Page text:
The silence was eloquent

“What do you think?”

There was silence around the table and the silence was eloquent!

Top chefs cooking in the competition for the BBC programme ‘MasterChef’.

Women and men at the top of their profession, Michelin starred, restaurant owners from high end eateries providing some of the best food prepared with the best ingredients.

One chef, in turn presenting their dish before the judges and their peers; asked his peers,

“What do you think?”

There was silence around the table. The silence was eloquent!

The judges disliked it; messy, overdone, underdone, tasteless, not seasoned, not what we expect from this chef, he has cocked up there!

His peers, professional, the best there can be… ‘Mmmm, it looks good’ – cut away to another scene. There is no more commentary.

I wonder how the chef felt. Did he just put too much into it, forgetting to taste his own food, was he concentrating in the wrong place and had victory in sight? One thing I am sure of, that when it came to the tasting and judging, the silence was eloquent.

This was condemnation of the chef’s ability, the concern not to criticise a fellow professional who had made a mistake. The silence was eloquent; he didn’t need more than the silence to be made aware something was just not right, his face gave the game away. He was discomforted. 

Jesus, in front of Pilate facing a life and death situation was challenged by a question, “What is truth?”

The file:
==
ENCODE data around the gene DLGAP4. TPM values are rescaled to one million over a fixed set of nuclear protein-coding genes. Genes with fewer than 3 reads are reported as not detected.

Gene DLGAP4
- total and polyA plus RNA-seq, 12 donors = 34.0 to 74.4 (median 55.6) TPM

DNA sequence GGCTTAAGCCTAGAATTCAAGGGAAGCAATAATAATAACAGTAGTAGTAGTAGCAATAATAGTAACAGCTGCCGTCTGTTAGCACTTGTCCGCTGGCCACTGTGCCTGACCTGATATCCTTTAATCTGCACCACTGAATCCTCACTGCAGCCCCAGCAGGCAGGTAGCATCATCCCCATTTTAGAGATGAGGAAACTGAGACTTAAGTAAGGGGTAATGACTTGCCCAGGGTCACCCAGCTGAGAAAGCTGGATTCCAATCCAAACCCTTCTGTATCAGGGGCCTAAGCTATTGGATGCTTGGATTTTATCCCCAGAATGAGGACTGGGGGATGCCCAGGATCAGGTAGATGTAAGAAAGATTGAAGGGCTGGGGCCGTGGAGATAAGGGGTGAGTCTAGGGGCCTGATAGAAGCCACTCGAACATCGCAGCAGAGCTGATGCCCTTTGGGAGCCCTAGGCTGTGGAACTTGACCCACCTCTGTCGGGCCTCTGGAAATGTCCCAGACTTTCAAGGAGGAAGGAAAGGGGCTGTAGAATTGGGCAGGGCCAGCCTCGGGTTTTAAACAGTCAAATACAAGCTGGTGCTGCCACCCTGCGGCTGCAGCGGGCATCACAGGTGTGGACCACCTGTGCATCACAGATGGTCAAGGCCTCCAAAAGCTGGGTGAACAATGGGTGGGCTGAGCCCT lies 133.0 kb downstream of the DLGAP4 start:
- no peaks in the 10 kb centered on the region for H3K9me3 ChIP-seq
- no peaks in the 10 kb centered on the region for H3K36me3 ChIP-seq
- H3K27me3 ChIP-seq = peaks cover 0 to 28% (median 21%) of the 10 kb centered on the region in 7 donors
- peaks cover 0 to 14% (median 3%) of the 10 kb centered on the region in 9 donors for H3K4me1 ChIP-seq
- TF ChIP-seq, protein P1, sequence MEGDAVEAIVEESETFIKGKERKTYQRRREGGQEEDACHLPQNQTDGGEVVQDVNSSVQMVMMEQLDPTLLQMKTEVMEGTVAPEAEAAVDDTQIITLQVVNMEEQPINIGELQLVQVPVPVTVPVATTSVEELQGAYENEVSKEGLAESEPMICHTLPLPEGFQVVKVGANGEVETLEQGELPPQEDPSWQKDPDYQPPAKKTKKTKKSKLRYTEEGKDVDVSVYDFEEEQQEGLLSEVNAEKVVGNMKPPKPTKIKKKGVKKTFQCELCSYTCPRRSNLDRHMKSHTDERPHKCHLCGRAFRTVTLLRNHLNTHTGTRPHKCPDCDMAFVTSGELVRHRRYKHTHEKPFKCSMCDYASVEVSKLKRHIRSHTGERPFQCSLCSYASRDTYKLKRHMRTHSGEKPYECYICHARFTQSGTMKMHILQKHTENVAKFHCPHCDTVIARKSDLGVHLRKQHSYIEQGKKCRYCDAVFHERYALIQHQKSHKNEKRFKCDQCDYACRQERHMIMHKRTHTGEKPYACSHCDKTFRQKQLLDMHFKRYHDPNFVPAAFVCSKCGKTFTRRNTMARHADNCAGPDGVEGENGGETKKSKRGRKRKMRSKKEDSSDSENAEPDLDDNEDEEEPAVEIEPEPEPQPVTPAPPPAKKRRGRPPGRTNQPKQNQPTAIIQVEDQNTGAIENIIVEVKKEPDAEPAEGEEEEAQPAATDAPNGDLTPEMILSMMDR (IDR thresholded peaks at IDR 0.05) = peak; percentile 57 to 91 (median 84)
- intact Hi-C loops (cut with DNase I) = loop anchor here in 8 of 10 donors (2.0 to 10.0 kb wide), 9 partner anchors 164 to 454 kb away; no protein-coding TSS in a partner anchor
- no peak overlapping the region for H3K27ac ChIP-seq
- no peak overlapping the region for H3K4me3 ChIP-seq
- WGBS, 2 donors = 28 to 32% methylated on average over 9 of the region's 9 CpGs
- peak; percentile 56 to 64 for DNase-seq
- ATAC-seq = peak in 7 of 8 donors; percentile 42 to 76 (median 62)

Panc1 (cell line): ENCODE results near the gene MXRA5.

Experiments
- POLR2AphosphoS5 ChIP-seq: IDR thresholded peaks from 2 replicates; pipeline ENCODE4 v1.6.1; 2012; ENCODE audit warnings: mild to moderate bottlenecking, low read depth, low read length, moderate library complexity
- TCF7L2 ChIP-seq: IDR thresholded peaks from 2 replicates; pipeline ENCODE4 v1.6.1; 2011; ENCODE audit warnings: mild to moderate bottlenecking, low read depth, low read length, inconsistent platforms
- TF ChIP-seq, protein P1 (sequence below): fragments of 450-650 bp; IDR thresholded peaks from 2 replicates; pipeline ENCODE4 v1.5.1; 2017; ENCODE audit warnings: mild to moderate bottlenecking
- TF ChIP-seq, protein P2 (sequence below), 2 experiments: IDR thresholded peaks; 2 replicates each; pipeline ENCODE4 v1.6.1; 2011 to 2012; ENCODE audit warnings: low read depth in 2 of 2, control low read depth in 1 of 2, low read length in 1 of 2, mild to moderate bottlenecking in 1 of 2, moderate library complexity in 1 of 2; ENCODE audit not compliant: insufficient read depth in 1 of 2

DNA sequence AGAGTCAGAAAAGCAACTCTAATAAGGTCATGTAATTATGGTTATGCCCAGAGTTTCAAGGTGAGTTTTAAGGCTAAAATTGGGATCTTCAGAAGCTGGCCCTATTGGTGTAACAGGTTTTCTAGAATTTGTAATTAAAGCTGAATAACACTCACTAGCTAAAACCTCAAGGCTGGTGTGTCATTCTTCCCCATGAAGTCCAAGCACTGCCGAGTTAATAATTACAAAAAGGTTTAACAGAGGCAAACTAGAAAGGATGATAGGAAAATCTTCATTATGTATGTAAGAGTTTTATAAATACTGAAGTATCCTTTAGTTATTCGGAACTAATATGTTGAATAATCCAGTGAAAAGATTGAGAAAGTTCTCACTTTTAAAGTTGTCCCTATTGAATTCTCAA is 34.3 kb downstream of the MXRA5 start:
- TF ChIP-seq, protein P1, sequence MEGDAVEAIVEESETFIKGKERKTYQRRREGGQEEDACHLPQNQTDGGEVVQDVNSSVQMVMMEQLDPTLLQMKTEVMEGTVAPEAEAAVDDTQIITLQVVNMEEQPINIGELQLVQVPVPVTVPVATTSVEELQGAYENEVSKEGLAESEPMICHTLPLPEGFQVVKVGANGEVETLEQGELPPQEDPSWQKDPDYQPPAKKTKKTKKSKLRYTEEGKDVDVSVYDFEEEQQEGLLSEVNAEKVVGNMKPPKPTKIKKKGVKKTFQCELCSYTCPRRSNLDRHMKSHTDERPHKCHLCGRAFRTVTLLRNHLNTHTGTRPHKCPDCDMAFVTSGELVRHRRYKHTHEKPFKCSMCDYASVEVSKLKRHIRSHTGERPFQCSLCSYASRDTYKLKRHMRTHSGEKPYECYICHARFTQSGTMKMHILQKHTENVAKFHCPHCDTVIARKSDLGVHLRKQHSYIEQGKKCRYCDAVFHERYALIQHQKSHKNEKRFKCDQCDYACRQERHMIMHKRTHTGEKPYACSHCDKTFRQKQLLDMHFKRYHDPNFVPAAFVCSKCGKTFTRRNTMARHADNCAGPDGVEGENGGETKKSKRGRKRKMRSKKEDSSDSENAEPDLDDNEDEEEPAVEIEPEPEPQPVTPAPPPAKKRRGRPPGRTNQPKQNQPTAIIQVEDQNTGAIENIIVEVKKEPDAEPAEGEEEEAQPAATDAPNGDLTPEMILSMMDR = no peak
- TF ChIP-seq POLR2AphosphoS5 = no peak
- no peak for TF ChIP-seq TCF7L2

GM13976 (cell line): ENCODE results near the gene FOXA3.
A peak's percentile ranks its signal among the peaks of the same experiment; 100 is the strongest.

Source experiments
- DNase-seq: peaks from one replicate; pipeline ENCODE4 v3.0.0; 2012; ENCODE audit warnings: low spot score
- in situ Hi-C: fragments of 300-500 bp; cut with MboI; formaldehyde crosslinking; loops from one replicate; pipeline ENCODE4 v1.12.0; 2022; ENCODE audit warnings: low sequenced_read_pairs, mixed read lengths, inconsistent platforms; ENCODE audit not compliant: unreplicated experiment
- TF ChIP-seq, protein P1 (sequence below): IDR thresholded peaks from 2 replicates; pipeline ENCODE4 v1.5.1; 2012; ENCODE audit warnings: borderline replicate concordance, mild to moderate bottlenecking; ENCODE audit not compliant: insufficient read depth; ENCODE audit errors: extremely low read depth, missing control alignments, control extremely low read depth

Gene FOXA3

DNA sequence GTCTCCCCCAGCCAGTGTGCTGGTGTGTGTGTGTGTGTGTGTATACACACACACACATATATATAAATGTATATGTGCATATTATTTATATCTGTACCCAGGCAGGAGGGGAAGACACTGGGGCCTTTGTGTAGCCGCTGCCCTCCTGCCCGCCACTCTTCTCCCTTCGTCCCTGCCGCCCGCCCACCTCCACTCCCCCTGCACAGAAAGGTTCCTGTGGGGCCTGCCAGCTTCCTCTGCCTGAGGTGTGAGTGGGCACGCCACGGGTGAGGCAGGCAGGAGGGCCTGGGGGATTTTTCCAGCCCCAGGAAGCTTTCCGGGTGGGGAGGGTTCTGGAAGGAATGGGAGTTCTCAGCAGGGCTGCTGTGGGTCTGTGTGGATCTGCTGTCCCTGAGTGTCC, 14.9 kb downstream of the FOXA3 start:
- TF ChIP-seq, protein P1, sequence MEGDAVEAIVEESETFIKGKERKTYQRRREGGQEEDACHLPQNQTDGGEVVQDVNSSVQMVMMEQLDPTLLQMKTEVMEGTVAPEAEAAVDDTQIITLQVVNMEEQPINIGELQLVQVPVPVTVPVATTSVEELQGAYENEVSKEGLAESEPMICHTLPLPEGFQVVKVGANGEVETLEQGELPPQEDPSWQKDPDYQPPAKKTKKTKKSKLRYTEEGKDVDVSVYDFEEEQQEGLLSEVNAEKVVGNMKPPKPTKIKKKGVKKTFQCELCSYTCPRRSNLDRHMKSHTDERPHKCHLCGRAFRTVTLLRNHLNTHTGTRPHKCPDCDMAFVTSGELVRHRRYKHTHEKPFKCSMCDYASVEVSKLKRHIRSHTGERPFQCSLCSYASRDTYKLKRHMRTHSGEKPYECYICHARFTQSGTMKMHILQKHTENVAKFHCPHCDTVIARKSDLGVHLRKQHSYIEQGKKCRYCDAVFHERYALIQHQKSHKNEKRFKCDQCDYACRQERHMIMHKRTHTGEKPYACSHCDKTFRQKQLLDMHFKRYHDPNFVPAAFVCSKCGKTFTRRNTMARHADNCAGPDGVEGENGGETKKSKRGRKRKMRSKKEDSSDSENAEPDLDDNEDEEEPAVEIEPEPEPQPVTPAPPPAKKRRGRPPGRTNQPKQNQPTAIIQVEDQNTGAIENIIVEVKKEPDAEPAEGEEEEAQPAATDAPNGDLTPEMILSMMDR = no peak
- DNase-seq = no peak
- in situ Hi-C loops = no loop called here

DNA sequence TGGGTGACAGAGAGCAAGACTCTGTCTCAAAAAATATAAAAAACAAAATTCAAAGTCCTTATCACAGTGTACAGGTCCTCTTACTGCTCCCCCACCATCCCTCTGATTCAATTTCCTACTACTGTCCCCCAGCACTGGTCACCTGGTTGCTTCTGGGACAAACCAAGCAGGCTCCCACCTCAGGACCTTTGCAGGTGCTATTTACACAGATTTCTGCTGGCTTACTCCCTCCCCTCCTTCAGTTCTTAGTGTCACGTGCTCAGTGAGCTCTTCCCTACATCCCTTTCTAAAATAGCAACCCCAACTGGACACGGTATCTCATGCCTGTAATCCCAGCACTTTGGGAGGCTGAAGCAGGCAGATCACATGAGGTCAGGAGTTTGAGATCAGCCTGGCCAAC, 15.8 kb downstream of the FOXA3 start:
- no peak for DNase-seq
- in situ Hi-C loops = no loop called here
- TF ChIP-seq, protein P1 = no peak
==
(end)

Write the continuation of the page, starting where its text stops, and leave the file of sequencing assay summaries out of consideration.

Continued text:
The man Jesus, who preached truth, was being confronted with the question he himself owned. “I came into this world to testify to the truth. Everyone on the side of truth listens to me.”  John 18:37-38 NIV

Pilate finding nothing wrong with Jesus or his comments, but questioning ‘what is truth’, moved on from this question; Pilate would continue to look after his own interest. He offered the crowd Jesus freedom. But unlike the chefs who responded with silence there was a profound roar from the crowd who wanted Jesus condemned and another man freed, “NO not him (Jesus) give us Barabbas!” So Pilate gave up Jesus up to the crowd. Truth was not in sight.

The Old Testament book of Ecclesiastes reminds us

“A time to be silent and a time to speak.” Ecc:3:7 NIV

Jesus was plied with many questions, but he kept his silence whilst those around vehemently condemned him.

There are different types of silence and many that have a purpose. Jesus was not going to pander to ranting crowds, or officials, or those in power who were not prepared to sacrifice their position. Jesus didn’t take the easy way out; his silence was not the eloquence of disappointment. It was the silence of the way to the cross. His silence to those around him was the flame that fed their fire; his silence was their reproach; “A time to be silent and a time to speak.”

We have a new place of silence, given as a gift of God, it may not be the conventional silence but it is a gift;

“Be still and know that I am God.”  Psalm 46:10 NIV

Two final thoughts:

Did the chef go off and reflect on why his peers were so silenced by his cooking?

Did Jesus become silent – to be still and know God?

Image Credit: Revolt